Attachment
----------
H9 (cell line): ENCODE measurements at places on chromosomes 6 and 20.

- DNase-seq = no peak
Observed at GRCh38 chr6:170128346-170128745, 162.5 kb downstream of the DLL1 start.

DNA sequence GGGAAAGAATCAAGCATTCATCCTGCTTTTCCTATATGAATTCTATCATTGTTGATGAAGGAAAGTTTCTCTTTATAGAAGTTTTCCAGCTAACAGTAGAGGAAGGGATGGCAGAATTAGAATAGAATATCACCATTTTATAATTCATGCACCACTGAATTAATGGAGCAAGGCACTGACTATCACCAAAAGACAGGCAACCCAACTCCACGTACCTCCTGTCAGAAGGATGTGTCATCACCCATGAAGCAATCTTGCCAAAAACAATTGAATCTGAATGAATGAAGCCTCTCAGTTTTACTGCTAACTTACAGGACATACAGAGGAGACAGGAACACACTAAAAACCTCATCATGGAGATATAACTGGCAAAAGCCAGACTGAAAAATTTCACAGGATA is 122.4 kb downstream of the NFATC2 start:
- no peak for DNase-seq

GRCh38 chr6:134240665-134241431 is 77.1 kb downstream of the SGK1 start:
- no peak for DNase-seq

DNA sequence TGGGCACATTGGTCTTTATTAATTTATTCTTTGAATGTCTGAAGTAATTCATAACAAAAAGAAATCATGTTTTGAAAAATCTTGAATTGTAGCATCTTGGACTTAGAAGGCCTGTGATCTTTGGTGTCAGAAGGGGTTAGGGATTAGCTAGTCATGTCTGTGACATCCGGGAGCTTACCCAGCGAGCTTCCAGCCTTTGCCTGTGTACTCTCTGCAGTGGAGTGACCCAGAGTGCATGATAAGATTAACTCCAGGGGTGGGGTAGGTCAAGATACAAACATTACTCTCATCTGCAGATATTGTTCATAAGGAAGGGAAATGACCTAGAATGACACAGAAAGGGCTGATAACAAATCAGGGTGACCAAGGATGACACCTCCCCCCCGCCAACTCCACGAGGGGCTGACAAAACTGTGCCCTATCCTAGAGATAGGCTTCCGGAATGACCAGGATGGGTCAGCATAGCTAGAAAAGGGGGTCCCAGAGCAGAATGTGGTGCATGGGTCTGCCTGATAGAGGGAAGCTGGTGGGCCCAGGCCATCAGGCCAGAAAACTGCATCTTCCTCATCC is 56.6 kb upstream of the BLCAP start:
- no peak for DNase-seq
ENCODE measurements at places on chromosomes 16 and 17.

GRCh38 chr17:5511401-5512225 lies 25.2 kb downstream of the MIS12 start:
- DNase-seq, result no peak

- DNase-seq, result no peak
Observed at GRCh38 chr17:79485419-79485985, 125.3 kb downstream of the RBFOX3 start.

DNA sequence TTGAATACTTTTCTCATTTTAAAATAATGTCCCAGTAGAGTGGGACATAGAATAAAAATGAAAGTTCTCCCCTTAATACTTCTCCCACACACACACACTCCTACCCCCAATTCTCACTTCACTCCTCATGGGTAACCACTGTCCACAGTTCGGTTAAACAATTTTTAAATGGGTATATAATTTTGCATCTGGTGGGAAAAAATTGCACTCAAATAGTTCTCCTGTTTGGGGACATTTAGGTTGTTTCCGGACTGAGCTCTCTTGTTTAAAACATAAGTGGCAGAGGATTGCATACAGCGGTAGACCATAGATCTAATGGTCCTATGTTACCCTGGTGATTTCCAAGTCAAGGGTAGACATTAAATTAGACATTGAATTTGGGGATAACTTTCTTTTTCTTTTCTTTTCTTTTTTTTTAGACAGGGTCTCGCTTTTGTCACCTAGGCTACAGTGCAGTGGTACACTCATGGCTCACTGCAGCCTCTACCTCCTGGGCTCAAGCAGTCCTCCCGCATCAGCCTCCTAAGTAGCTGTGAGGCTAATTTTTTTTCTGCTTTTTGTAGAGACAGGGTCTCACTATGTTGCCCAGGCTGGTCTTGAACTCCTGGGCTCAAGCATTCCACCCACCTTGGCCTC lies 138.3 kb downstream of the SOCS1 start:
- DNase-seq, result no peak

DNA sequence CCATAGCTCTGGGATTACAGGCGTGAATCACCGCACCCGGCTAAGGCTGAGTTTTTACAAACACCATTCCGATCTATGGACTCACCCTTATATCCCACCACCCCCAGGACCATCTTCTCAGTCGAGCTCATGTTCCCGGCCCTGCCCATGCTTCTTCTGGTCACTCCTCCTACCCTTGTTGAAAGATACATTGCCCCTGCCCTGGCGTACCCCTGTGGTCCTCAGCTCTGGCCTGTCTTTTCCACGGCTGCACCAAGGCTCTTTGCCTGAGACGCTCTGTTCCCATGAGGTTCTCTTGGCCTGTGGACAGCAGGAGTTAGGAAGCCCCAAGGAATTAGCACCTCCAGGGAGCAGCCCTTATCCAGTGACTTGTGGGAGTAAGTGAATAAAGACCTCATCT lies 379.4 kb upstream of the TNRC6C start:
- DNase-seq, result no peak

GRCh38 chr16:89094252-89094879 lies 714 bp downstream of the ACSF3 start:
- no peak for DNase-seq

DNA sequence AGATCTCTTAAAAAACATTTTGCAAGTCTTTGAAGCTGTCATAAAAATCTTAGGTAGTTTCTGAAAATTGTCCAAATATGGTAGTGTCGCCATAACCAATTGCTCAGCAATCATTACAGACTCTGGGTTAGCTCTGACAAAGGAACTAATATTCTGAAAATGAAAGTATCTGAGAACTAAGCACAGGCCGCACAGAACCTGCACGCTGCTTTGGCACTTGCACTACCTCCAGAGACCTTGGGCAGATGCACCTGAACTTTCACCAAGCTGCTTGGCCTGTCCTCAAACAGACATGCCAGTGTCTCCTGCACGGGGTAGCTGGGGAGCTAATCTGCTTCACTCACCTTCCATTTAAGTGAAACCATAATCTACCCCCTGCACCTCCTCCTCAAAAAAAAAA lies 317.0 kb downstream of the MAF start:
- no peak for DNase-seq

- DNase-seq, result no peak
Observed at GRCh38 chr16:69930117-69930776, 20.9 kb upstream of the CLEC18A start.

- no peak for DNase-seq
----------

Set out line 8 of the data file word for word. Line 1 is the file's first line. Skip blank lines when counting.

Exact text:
DNA sequence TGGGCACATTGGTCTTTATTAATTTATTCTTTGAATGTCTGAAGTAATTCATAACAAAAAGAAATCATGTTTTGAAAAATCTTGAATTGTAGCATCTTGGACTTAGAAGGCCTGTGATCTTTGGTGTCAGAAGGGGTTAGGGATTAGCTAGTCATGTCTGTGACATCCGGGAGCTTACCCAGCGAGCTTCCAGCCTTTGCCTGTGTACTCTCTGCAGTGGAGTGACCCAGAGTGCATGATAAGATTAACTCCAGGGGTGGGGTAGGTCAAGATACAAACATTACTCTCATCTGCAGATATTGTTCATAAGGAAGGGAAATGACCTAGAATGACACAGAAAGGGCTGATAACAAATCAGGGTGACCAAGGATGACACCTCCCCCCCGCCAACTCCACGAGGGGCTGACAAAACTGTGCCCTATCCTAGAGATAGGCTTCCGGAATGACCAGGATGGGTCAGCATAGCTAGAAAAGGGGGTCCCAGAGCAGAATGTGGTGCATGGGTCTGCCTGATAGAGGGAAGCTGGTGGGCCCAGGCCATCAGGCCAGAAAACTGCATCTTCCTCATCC is 56.6 kb upstream of the BLCAP start: